So I went home. Remember, my experience of the medical profession over the years has not been a good one. Of course, once I was home, the surgery called and apologised. I calmed down, went back and they booked me in properly and I was seen imediately and got the medicine I needed.

But the memory still haunts me. I never go there expecting good service from the receptionists. I will never forget constantly going up to query why I was waiting so long, and being fobbed off time after time. For two hours. I was convinced they were laughing at me.

Luckily, these days I don't have to go to the doctor much. I take probiotics and I don't get chest infections like I used to, and the kids are growing and getting stronger. When I do need to go I ask to see the nurse, who is lovely and who sees patients promtly, and who can now prescribe.

And also sometimes the system works better now - the GP I blogged about the other day (when I went with a painful toe!) didn't keep me waiting long at all and I ended up feeling sorry for him and the pressure he was under.

Anyway, I still haven't said what happened today. I was waiting for the 'open surgery' (which works on a first come, first served basis). I got there on time, and there were only two other patients before me. I was relieved. But then I saw other people arriving, the two originals having been and gone by now, and some of the new arrivals going in to see the doctor. I had still only been waiting about twenty minutes, and a friend of mine arrived and came over and we were chatting, so I wasn't too bothered. My son had perked up and started playing with his brother. I assumed some of the other patients were seeing other doctors. I waited.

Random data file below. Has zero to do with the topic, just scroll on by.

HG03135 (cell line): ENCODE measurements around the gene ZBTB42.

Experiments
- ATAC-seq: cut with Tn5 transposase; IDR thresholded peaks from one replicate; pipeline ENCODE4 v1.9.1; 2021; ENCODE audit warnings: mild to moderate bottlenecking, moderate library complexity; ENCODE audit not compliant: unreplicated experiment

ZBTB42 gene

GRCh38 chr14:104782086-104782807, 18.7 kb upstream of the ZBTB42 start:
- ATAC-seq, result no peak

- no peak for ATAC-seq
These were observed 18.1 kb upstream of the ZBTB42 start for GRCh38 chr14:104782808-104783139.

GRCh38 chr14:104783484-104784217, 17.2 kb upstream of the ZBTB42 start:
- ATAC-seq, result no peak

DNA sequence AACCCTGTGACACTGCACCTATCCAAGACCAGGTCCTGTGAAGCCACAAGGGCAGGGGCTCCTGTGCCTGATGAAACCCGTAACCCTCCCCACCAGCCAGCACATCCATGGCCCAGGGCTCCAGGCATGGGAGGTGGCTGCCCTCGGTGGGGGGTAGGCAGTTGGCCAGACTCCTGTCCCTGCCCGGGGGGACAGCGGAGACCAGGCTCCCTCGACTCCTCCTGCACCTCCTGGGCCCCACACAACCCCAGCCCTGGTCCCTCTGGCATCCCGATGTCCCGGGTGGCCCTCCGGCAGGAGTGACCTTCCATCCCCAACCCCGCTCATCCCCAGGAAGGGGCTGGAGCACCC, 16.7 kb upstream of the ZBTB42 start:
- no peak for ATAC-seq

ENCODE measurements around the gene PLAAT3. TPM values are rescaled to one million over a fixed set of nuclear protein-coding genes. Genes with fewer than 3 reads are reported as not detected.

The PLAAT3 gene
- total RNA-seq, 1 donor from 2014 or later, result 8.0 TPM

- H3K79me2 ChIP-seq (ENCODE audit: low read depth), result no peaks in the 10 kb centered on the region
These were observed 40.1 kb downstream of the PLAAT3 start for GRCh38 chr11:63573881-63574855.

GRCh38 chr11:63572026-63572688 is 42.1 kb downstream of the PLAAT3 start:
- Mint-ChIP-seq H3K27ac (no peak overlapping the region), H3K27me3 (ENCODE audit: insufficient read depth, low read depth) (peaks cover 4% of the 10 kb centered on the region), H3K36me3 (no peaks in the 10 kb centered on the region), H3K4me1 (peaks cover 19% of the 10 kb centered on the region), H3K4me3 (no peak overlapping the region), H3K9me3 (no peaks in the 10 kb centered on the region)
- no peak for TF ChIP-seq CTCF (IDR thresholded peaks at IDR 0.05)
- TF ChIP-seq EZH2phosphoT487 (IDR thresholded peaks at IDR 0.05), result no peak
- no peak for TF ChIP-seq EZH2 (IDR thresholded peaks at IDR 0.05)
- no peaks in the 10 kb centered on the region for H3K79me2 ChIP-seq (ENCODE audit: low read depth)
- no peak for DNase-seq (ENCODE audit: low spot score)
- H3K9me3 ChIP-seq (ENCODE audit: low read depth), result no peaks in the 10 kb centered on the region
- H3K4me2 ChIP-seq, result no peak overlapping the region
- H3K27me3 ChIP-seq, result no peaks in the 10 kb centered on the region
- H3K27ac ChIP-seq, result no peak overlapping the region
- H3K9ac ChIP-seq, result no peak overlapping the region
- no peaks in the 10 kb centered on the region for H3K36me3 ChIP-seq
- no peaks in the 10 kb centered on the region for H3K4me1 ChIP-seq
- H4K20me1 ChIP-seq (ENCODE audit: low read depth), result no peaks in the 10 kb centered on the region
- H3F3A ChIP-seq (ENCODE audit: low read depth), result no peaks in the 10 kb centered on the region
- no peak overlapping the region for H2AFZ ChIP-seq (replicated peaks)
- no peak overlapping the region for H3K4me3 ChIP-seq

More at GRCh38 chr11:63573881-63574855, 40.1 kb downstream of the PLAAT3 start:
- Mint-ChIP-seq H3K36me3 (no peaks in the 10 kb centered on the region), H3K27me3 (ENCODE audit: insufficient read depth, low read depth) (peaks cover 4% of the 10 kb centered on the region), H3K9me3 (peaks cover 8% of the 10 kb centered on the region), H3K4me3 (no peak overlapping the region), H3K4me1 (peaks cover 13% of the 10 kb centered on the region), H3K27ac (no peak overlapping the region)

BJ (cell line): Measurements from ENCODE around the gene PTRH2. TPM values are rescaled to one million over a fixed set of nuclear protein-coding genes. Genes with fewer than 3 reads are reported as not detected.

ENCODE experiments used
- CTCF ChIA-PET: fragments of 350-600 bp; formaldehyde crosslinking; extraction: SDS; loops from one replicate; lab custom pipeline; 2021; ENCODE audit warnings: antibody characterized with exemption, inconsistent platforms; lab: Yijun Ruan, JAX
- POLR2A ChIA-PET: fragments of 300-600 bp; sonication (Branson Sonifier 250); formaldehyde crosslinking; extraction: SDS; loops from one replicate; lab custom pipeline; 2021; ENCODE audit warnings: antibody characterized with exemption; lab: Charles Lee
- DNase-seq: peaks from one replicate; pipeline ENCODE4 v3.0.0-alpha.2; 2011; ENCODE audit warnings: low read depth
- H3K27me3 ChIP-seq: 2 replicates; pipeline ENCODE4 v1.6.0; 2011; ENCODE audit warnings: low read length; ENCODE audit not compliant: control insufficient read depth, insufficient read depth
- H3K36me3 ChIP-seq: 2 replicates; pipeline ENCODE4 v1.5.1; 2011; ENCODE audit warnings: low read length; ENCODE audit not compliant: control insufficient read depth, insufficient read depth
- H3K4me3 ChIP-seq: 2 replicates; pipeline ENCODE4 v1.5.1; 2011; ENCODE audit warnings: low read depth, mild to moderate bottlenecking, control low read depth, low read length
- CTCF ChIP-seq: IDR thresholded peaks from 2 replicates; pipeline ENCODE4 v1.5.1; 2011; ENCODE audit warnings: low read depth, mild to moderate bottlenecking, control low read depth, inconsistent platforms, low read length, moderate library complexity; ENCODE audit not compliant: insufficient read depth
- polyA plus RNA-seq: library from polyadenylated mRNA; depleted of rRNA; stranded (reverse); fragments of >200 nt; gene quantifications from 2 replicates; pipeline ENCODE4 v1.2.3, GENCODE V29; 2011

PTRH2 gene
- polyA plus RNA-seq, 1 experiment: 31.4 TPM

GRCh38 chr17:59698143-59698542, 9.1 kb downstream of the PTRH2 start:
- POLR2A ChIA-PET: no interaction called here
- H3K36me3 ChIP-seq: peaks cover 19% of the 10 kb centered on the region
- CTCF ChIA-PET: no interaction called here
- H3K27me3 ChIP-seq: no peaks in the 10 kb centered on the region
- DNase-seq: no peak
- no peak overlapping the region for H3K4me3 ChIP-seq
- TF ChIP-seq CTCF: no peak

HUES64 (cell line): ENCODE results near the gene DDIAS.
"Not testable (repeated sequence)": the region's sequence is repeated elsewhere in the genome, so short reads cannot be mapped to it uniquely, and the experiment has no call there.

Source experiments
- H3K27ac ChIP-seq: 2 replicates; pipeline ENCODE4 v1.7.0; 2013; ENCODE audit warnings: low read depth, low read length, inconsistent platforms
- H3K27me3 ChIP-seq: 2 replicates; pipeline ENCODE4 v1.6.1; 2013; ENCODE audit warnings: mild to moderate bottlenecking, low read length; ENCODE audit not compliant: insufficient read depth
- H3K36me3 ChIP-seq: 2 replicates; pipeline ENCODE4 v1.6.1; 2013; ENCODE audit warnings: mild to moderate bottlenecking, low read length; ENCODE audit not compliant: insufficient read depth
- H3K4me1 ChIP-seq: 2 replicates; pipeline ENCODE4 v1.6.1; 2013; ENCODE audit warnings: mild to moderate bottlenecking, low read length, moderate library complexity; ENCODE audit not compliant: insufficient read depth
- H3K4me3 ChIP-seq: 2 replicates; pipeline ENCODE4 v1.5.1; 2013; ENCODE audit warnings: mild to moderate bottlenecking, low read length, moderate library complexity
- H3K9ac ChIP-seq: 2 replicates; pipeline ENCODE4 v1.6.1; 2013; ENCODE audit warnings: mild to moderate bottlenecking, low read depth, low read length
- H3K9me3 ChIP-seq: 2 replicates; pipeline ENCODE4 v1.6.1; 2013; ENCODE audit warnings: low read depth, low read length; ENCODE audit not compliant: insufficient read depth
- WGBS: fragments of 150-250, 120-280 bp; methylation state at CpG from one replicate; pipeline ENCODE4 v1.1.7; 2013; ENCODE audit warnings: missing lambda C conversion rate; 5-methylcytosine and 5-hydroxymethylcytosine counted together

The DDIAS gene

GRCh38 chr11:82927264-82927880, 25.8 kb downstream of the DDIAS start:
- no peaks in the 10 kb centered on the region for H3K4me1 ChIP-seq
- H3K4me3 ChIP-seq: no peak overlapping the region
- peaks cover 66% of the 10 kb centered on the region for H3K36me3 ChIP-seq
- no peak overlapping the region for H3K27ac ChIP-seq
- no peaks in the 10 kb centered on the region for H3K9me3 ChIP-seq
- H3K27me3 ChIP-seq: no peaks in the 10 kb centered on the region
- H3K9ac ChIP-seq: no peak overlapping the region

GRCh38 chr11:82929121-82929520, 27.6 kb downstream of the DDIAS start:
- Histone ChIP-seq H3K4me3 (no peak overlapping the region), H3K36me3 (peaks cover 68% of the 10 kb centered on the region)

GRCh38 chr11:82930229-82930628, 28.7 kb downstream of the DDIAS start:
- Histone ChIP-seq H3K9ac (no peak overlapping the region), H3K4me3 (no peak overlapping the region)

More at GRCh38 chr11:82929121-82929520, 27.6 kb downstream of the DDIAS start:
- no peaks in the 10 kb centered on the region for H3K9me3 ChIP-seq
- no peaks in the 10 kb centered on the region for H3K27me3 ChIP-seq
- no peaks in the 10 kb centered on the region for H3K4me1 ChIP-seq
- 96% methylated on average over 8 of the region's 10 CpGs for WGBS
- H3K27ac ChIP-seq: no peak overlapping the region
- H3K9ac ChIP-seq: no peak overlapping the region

But then my friend got called in, saying in a puzzled way that it couldn't be right, because she had been waiting for the same doctor, and she had only just arrived - but she still went in. My blood started to boil. I was calm though - I went to the desk and asked what was happening. They said the person who had gone in first must have arrived before me. I said she hadn't she was my friend and we had been talking. The receptionist was shouting at me, which made me feel awful - I had been complaining quietly and politely, but she made it look as though I was hassling her.